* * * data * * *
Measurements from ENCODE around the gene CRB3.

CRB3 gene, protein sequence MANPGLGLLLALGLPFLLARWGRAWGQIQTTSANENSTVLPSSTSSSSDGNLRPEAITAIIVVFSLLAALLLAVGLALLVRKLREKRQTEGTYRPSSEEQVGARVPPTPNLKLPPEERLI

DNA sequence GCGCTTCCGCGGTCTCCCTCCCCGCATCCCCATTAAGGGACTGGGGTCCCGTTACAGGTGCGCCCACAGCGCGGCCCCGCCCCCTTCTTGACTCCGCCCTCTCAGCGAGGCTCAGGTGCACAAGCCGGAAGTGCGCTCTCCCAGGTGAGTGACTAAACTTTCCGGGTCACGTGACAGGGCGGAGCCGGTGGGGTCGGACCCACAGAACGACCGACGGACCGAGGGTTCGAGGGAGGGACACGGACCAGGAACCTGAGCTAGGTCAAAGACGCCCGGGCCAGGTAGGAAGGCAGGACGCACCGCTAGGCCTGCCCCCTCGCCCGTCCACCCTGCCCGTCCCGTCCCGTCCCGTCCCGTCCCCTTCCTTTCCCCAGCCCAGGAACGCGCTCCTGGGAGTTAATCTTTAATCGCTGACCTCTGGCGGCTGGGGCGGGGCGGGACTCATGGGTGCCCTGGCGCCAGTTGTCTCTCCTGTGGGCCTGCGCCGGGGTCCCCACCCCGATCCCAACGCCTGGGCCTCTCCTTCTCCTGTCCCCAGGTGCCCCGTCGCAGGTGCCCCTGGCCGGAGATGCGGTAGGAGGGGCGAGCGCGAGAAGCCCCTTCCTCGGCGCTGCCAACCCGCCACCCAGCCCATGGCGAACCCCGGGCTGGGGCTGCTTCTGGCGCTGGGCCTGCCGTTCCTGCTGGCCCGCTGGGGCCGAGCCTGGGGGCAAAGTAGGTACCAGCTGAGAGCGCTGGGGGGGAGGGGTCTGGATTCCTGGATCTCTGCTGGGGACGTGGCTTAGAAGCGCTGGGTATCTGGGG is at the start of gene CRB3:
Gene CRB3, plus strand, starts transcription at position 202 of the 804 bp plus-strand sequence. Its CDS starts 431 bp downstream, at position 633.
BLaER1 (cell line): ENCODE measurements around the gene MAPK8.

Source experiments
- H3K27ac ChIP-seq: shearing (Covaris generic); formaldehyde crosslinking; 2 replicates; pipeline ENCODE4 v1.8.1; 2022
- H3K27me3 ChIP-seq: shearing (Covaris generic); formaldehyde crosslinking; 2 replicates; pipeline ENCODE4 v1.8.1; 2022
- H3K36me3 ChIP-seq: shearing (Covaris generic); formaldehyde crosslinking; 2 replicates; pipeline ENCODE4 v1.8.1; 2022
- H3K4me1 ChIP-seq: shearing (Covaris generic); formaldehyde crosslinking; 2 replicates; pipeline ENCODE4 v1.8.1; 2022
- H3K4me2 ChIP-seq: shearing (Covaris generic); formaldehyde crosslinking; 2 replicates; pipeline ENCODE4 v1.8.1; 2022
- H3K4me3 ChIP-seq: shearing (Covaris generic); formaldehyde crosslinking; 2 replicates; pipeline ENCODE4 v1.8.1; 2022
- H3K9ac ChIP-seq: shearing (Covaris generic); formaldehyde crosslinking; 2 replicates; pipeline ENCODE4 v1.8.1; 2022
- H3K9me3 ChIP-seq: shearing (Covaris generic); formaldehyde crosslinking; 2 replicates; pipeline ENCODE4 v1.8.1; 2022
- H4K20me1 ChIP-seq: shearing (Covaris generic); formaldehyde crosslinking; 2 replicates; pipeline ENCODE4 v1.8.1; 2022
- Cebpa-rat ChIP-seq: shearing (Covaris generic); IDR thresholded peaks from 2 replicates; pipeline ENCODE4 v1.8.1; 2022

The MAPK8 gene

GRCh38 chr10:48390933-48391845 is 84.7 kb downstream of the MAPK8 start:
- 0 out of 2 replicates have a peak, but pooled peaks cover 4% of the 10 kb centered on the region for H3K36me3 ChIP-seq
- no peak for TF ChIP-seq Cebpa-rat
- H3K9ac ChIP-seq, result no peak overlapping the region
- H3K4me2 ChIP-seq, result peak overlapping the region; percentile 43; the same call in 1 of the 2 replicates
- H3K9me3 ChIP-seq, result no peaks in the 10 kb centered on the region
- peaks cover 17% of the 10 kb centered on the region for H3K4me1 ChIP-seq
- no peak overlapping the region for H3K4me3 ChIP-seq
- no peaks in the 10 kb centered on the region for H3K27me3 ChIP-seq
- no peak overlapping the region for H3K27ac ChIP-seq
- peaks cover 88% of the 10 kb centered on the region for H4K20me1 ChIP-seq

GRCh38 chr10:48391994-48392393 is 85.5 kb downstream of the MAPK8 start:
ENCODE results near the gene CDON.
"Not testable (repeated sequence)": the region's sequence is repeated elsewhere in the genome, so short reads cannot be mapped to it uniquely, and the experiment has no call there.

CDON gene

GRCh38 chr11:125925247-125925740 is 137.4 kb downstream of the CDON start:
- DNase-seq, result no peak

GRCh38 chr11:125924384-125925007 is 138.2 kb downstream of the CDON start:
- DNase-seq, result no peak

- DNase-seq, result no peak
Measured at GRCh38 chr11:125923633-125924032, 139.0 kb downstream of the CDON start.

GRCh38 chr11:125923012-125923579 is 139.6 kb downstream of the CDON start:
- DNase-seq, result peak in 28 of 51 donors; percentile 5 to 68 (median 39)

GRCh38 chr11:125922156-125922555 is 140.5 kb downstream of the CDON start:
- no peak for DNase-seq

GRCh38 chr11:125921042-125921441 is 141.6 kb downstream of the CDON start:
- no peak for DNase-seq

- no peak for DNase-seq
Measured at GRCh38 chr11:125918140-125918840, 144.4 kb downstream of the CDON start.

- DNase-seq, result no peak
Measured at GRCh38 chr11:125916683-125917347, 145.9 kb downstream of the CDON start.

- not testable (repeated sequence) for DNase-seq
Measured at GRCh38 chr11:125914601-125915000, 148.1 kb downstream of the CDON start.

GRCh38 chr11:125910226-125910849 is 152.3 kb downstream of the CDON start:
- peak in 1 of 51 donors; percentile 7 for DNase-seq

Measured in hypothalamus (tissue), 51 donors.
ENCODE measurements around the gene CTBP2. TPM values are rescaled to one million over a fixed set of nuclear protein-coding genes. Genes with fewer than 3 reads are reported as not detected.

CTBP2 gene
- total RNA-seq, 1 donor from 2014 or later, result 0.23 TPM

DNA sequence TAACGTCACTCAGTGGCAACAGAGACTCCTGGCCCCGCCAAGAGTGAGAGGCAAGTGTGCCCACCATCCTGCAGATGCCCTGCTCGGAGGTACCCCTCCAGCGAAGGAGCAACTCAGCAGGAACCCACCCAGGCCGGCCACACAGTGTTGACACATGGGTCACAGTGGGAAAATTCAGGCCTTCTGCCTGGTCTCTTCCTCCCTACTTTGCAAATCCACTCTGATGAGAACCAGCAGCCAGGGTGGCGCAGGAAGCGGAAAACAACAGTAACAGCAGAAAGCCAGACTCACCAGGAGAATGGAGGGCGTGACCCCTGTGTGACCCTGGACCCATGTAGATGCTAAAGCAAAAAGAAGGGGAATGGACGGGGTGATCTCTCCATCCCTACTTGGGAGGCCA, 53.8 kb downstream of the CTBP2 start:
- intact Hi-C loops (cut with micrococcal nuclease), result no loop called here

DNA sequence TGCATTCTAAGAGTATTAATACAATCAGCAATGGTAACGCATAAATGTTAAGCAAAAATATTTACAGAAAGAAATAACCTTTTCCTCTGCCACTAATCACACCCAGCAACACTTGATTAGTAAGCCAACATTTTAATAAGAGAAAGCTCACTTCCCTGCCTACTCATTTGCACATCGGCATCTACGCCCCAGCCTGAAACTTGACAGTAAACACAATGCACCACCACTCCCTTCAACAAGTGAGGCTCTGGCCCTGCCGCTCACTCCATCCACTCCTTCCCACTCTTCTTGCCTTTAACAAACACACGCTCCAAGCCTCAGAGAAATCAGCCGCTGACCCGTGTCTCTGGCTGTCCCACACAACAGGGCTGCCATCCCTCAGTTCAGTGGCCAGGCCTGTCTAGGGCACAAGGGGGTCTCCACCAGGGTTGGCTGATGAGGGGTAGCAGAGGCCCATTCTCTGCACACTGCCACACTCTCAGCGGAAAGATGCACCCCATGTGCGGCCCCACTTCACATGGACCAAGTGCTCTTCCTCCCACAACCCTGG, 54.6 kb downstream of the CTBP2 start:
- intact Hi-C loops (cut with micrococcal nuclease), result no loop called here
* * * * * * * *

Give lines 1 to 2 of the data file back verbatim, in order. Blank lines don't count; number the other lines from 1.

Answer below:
Measurements from ENCODE around the gene CRB3.

CRB3 gene, protein sequence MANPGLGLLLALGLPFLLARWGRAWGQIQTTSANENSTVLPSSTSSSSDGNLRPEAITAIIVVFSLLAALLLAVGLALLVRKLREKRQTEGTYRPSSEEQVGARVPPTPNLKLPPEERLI